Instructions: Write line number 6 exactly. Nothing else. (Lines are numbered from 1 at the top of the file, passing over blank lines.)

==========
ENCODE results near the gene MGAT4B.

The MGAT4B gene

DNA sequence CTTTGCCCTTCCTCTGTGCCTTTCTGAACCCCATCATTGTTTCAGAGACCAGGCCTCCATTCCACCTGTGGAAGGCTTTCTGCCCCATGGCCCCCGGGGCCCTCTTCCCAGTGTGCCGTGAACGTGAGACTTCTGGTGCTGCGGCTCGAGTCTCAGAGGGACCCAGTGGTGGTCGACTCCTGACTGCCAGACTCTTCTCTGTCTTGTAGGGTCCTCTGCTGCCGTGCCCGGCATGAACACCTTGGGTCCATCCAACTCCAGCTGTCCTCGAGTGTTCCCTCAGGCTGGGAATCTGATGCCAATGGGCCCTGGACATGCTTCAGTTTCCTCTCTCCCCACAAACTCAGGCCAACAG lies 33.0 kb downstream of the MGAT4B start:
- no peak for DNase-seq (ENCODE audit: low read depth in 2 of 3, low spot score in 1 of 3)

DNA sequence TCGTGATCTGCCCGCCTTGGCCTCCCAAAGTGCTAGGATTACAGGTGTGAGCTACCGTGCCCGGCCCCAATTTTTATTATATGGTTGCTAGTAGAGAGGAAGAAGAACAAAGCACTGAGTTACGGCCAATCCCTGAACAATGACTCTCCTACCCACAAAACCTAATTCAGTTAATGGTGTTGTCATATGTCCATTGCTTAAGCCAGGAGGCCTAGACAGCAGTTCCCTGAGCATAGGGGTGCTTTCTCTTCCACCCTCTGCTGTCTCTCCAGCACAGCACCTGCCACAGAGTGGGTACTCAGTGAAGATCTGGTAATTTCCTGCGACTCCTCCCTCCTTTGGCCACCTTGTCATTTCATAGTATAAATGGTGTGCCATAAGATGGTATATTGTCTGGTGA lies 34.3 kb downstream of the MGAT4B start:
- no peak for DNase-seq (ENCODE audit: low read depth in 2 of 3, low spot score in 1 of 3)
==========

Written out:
- no peak for DNase-seq (ENCODE audit: low read depth in 2 of 3, low spot score in 1 of 3)